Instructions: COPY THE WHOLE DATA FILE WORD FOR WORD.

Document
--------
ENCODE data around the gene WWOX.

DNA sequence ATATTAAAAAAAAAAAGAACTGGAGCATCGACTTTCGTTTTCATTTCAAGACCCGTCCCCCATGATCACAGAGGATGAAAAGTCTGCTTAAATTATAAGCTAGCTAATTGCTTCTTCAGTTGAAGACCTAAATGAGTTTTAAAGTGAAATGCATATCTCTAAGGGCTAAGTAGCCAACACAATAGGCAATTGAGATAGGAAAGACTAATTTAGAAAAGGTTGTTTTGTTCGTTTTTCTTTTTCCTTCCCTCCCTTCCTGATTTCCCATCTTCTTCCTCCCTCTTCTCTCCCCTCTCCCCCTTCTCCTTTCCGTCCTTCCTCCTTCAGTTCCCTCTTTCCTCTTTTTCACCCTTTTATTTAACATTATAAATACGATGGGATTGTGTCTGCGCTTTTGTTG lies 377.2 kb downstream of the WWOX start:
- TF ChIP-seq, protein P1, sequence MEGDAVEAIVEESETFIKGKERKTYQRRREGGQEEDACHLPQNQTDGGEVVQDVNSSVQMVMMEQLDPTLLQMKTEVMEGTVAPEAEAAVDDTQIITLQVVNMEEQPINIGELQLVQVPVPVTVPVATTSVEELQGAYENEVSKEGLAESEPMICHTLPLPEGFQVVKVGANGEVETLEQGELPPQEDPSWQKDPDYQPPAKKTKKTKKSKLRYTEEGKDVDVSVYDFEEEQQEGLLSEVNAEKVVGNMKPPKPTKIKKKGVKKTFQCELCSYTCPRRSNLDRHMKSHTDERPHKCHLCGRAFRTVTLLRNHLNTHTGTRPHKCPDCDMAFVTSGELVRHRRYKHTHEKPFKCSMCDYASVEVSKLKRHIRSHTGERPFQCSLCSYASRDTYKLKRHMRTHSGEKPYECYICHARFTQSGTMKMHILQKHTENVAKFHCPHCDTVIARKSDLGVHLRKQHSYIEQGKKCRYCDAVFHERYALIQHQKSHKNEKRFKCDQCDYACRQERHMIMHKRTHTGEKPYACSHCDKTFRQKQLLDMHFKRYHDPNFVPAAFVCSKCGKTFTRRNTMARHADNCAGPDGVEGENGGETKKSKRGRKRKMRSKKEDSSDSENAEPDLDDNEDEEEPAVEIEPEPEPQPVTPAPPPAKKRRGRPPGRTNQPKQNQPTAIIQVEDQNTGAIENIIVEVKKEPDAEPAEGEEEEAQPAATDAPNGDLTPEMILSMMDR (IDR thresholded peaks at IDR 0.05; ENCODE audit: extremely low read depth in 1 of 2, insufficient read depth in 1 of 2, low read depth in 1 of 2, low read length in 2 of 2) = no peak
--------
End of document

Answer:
ENCODE data around the gene WWOX.

DNA sequence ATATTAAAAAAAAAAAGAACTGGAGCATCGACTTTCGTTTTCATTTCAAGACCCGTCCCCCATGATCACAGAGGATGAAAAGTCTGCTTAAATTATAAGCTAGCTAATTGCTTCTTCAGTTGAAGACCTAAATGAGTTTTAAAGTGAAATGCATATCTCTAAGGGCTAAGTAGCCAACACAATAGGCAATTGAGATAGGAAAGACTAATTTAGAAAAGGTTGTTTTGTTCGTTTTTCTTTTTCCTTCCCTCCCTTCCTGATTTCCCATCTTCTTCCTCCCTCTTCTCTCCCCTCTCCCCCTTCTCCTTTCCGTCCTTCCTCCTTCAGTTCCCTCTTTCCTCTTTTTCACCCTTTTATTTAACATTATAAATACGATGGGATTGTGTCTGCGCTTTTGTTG lies 377.2 kb downstream of the WWOX start:
- TF ChIP-seq, protein P1, sequence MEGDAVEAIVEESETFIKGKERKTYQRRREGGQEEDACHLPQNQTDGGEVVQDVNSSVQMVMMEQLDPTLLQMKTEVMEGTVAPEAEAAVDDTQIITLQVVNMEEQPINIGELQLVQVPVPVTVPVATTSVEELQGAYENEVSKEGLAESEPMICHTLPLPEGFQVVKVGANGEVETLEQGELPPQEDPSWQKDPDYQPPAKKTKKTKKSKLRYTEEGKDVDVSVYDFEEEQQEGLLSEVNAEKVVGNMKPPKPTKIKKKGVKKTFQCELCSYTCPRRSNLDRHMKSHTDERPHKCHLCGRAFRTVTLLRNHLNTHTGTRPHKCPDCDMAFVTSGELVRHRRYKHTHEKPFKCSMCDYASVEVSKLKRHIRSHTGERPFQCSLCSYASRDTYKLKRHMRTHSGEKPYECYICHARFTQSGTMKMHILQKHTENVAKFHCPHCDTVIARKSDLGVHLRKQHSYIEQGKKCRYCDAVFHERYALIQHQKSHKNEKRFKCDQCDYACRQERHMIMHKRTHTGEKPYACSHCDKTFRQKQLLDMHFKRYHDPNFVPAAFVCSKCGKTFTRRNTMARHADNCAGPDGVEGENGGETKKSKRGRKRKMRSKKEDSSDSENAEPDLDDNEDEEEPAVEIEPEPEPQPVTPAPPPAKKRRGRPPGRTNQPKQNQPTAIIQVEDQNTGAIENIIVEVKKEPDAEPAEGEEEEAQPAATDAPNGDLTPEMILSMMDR (IDR thresholded peaks at IDR 0.05; ENCODE audit: extremely low read depth in 1 of 2, insufficient read depth in 1 of 2, low read depth in 1 of 2, low read length in 2 of 2) = no peak